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Ghanaian traders threaten showdown over review of controversial trade Act


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THE Ghana Union of Traders (GUTA) has said it would employ every means at its disposal, including the use of protests, to resist any attempt to review or change the Ghana Investment Promotion Centre (GIPC) Act that ensures foreign retailers, including Nigerians, pay a minimum capital of $1 million.

A joint communique between Ghana and Nigeria after an Extraordinary ECOWAS Summit held earlier this month had exempted Nigerians from the $1 million minimum capital requirement under the GIPC Act 2013, Act 865 which hitherto prevented them from trading in Ghana’s retail market.

Speaker of Ghana’s Parliament Alban Bagbin assured that a consensus had been reached and that selected lawmakers from Ghana and Nigeria would constitute a special committee that would work together to enact a Ghana-Nigeria Friendship Act that would end a 25-year retail impasse between both countries.


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“The Act will set up the proposed ‘Ghana-Nigeria Business Council,’ which is intended to provide the legal and institutional framework to sustain the continued friendship and business interests of our people,” Bagbin said.

However, addressing the media this week, President of GUTA Joseph Obeng described the review as retrogressive and spiteful of Ghana’s trading community.

“We will resist any attempt to take away the only retail market the 1992 Constitution grants us. We will never sit back and watch this happen. GUTA is prepared for a nationwide protest should this happen,” Obeng told journalists.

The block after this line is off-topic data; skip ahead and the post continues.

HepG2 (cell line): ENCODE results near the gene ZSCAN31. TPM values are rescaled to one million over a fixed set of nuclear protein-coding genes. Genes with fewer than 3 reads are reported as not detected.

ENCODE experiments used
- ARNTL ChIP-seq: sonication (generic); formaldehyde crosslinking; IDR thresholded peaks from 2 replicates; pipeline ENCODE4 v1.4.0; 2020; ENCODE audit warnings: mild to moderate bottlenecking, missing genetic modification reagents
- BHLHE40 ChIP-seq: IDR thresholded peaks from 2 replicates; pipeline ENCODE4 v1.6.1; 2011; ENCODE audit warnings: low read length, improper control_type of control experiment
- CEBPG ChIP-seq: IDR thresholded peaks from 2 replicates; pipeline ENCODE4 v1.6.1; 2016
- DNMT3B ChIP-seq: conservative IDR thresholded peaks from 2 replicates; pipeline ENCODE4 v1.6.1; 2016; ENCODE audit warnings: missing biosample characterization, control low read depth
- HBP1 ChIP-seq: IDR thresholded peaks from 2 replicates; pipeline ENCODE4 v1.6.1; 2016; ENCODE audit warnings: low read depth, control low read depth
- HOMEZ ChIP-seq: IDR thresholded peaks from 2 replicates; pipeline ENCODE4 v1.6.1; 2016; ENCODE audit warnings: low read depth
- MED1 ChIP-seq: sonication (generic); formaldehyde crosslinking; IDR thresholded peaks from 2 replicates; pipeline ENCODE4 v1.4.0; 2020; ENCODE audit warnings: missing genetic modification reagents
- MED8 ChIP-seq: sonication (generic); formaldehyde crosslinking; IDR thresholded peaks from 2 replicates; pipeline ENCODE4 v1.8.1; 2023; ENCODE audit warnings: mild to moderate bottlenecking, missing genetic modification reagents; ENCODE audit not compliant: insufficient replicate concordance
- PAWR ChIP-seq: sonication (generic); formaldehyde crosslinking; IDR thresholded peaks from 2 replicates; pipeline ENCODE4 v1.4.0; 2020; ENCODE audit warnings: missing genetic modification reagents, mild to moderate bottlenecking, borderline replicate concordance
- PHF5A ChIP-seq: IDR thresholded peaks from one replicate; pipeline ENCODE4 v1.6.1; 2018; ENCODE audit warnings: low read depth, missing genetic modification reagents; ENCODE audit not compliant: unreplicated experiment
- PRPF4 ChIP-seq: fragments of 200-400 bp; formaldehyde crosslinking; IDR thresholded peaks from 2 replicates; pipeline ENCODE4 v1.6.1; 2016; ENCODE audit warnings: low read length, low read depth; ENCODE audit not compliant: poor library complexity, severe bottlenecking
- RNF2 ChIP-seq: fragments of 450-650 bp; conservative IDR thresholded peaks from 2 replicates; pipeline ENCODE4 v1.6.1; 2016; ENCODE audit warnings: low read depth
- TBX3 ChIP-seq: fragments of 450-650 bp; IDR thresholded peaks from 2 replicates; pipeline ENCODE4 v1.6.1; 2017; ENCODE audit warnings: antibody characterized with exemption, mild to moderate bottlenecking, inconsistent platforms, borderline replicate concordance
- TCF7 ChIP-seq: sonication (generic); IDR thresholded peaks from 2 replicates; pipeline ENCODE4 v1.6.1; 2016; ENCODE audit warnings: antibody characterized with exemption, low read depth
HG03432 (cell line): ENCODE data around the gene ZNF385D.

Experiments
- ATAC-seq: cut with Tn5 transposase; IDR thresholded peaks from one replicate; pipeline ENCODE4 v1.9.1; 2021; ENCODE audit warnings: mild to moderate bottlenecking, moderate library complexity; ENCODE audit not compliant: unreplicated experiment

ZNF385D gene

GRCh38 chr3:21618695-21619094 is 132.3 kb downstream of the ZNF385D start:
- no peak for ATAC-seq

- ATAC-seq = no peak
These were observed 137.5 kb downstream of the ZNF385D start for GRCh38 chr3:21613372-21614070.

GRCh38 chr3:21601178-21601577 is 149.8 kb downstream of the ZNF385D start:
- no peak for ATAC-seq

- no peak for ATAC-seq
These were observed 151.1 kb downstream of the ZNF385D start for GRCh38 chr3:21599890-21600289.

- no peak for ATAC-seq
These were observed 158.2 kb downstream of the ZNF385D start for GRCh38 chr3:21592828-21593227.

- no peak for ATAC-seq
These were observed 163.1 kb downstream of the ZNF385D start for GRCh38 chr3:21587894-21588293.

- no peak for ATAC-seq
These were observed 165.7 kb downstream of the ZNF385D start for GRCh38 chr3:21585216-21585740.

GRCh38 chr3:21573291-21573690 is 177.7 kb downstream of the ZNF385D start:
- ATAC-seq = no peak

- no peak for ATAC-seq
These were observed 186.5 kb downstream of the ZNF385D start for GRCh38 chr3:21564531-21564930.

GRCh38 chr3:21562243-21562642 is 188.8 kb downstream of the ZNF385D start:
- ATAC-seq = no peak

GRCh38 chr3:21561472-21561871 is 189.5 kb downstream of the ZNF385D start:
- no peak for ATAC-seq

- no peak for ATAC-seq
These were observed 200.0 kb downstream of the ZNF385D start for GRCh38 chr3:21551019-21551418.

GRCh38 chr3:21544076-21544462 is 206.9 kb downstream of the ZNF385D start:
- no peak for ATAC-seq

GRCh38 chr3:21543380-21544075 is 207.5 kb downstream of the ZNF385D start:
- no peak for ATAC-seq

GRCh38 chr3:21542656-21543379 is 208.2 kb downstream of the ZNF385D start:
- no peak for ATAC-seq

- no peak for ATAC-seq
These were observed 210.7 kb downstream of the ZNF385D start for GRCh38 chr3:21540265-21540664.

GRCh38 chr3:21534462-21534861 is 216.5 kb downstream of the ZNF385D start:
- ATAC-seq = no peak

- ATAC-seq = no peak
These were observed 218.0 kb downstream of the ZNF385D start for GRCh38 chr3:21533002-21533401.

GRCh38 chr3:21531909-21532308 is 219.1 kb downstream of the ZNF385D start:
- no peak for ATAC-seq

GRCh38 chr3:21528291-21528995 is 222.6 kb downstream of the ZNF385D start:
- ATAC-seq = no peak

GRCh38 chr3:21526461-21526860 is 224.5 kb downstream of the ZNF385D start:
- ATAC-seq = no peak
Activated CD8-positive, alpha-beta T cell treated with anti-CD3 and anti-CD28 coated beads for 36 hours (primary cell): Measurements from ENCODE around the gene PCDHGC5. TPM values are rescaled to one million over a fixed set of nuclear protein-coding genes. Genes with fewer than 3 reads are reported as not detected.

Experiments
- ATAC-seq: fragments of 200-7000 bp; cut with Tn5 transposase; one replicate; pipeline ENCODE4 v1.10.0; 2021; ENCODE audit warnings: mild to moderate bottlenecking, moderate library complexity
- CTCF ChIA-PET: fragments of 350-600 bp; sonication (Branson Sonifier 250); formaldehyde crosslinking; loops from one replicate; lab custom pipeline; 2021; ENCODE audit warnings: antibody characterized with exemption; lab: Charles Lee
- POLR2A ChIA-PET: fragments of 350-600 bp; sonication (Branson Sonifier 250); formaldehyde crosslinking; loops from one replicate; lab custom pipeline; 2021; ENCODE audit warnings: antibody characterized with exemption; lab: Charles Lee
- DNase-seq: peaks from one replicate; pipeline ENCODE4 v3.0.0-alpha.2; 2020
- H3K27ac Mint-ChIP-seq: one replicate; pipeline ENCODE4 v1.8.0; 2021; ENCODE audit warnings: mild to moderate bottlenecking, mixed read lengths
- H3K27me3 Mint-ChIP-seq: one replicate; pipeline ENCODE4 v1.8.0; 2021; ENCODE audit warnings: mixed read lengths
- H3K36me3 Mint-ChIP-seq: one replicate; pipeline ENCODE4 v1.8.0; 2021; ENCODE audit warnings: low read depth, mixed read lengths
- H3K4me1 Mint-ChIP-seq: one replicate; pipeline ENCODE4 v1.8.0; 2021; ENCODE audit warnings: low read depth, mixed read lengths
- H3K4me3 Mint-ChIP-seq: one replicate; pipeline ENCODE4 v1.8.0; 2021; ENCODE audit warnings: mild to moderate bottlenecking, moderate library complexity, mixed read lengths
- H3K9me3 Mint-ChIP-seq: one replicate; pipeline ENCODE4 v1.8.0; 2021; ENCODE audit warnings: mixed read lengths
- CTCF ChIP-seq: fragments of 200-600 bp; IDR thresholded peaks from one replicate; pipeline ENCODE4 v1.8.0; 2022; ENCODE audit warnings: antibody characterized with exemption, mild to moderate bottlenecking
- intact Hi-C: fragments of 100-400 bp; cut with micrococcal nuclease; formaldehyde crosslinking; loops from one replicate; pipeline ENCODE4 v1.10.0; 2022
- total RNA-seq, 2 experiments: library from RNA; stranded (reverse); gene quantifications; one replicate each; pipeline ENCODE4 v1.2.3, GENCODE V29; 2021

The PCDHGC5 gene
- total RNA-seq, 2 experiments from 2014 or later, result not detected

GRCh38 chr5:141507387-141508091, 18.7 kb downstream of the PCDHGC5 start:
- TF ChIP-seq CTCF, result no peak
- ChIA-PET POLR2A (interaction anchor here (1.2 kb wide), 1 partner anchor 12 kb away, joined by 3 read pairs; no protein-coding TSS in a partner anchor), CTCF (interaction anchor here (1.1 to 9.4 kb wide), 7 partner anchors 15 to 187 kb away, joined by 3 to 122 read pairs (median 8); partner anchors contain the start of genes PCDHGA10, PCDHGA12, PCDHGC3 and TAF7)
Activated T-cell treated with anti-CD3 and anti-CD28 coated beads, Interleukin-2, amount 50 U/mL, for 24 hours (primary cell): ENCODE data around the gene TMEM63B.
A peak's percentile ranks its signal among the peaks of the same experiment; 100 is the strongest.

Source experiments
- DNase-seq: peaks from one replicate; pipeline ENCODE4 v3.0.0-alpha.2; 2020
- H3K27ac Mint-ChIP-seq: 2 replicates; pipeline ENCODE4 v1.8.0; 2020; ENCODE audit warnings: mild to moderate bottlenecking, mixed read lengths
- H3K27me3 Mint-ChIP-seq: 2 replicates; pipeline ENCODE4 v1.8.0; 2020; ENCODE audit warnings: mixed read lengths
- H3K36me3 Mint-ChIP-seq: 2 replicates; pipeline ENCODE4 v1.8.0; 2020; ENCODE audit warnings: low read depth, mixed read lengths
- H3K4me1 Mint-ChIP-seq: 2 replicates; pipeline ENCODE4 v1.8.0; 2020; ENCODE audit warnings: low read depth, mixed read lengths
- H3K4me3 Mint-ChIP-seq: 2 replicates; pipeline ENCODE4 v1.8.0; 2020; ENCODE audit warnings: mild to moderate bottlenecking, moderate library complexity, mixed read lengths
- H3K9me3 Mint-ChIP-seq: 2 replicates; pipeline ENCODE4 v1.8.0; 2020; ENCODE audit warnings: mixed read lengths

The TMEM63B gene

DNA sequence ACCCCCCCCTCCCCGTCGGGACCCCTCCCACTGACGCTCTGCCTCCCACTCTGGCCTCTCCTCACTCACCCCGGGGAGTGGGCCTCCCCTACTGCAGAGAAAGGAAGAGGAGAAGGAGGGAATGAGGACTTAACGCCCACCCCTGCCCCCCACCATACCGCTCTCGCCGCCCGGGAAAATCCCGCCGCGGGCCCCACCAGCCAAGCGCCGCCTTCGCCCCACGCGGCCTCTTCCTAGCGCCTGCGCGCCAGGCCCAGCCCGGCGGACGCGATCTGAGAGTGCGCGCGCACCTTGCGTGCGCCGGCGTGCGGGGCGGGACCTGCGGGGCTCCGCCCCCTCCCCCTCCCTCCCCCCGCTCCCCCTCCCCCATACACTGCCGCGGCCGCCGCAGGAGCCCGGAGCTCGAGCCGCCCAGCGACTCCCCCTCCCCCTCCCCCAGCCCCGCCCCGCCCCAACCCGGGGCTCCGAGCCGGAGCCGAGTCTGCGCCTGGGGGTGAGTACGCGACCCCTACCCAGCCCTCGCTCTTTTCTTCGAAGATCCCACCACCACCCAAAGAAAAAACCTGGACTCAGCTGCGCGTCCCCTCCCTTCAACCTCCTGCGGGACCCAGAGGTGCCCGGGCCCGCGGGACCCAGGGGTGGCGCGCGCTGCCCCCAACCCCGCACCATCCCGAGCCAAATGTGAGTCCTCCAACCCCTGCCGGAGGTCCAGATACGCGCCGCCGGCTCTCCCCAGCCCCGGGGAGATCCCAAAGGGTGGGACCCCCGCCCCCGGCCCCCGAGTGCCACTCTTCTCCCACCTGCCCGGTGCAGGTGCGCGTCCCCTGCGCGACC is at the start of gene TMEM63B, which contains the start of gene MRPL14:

For 25 years, Nigeria and Ghana traders have been at loggerheads over the controversial GIPC Act, prompting The ICIR in December 2020 to launch an investigation into the crisis that was impacting trade activities in the region.

Nigeria accounts for 76 per cent of total trade in the region, followed by Ghana with 9.2 per cent and Cote d’Ivoire with 8.2 per cent, according to data obtained from the Economic Community of West African States (ECOWAS) Commission.

The ICIR findings published in January revealed that most business owners, including the Ghanaians, only occupied small stalls at the markets.

As a result, paying the $1 million levy was a challenge to most foreign traders, particularly those who were in the business of mobile phones and automobile spare parts.

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Our findings also showed that Nigerian stalls took the largest percentage of locked-up shops in the markets across Ghana, especially in Accra, resulting in heavy revenue loss for both the Nigerian businessmen and the Ghanaian authorities.

Dozens of shops belonging to Nigerians which were shut since November last year by Ghana’s Trade Ministry, with support from GUTA, have remained closed, while their owners are left stranded.

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